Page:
The Wireless RERC submitted reply comments to the FCC in response to their Public Notice inviting stakeholder input to Refresh the Record on Facilitating Multimedia Content in Wireless Emergency Alerts (WEA) [PS Docket Nos. 15-91 and 15-94]. The Wireless RERC is in general agreement with comments that supported the inclusion of multimedia content in WEA messages. Despite sometimes having different rationales, many commenters indicated the importance of multimedia message content in motivating people to take appropriate protective actions, and/or advancing accessibility of WEAs to people with disabilities.The Wireless RERC reply comments acknowledged the remarks of AT&T and CTIA that discussed the technical difficulty and level of effort and resources it would require of wireless industry stakeholders to realize embedded multimedia content. In our reply comments, we urged wireless stakeholders to continue to embrace the changing expectations of public safety officials and the public with regards to an expanded suite of WEA capabilities. The most recent updates allowing for increased character length and the inclusion of URLs are expected to have a positive impact on the accessibility of the message and by extension behavioral response. Adding embedded multimedia content would further enhance WEA messages for people with disabilities and language differences, allowing for multiple cognitive and sensory pathways (visual, auditory, and linguistic) to be automatically engaged for more efficient information processing and reaction.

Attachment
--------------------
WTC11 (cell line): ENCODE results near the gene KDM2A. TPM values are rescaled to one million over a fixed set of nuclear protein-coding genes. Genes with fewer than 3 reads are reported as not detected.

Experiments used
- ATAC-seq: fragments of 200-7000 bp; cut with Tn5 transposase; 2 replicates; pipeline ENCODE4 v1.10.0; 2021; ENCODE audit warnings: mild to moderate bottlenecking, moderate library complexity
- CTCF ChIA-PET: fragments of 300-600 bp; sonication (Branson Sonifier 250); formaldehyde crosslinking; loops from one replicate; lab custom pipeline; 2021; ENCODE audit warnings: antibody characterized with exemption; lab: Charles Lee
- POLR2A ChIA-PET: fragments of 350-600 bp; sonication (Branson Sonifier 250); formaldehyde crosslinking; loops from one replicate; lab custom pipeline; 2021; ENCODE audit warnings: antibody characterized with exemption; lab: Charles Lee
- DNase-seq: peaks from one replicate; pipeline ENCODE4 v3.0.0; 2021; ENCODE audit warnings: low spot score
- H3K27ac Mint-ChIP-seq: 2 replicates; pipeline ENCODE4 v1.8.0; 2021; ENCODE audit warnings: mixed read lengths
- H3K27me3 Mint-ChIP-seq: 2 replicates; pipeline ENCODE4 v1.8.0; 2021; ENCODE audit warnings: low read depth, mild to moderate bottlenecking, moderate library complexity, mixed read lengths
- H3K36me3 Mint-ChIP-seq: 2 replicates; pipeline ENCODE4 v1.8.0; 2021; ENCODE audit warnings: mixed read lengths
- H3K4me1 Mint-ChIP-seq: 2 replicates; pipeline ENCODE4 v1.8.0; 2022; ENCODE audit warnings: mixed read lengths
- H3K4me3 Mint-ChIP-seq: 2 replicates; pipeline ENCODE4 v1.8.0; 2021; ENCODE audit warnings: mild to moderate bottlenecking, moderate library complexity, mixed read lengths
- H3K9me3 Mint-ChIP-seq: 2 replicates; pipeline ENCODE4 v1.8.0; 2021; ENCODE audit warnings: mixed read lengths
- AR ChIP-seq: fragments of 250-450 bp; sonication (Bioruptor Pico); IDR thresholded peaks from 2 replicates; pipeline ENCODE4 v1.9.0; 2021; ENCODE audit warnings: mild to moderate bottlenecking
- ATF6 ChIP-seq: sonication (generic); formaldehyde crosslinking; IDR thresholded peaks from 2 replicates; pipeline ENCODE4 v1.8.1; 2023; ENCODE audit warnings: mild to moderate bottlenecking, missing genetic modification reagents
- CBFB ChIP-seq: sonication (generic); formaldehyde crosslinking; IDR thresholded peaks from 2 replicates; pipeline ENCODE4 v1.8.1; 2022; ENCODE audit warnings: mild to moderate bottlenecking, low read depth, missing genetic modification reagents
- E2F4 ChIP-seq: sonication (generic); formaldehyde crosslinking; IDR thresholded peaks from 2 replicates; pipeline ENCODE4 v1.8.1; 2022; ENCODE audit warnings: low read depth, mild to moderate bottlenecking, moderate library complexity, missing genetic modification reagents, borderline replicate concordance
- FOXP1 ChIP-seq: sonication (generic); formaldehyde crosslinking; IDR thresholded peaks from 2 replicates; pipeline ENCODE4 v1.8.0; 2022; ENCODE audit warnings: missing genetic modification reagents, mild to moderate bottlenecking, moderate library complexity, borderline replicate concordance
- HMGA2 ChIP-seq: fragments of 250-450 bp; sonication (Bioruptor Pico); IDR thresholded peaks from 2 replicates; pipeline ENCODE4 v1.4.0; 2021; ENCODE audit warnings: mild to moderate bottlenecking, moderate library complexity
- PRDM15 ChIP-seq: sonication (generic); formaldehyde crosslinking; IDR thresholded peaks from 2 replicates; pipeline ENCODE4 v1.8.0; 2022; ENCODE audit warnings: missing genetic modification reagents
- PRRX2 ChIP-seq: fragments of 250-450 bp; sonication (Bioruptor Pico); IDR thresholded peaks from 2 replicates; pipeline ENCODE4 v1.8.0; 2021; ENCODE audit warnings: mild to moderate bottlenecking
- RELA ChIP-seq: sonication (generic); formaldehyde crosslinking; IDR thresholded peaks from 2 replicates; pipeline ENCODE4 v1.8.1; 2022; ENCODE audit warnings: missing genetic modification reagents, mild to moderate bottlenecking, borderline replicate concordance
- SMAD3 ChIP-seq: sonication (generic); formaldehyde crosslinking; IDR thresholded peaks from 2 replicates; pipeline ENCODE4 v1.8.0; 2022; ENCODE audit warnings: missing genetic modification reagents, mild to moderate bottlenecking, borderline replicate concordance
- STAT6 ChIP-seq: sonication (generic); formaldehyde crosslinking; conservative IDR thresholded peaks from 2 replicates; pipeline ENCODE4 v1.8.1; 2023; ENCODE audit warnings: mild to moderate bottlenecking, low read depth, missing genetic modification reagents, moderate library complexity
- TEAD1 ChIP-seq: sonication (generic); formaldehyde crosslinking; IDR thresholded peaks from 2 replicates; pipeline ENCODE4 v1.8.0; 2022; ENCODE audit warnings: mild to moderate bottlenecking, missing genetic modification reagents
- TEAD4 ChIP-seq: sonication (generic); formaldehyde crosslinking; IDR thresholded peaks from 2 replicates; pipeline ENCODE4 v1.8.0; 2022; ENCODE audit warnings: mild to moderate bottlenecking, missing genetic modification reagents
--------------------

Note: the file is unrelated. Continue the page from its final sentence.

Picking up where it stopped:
The Wireless RERC also supported comments made by the Consumer Groups, California Coalition of Agencies Serving the Deaf and Hard of Hearing (CCASDHH), and Gallaudet University RERC on Technology for the Deaf and Hard of Hearing (joint filing) asserting that multimedia WEA messages would be particularly beneficial to people whose primary language is American Sign Language (ASL). In a recently published journal article, American Sign Language & Emergency Alerts: The Relationship between Language, Disability, and Accessible Emergency Messaging, extensive reasoning is provided as to why the provision of ASL-translated emergency messages is critical. In sum, WEA messages delivered as an ASL video would allow for immediate and independent access to the message content.
Though there are technical hurdles to address (network and device-based), the Wireless RERC is optimistic that industry, government, academic, and consumer stakeholders will together, develop the technical, policy and practice solutions that will bring accessible multimedia WEA content to fruition.
 Bennett, D., LaForce, S., Touzet, C., & Chiodo, K. (2018). American Sign Language & Emergency Alerts: The Relationship between Language, Disability, and Accessible Emergency Messaging. International Journal of Mass Emergencies and Disasters, 36(1), 71-87.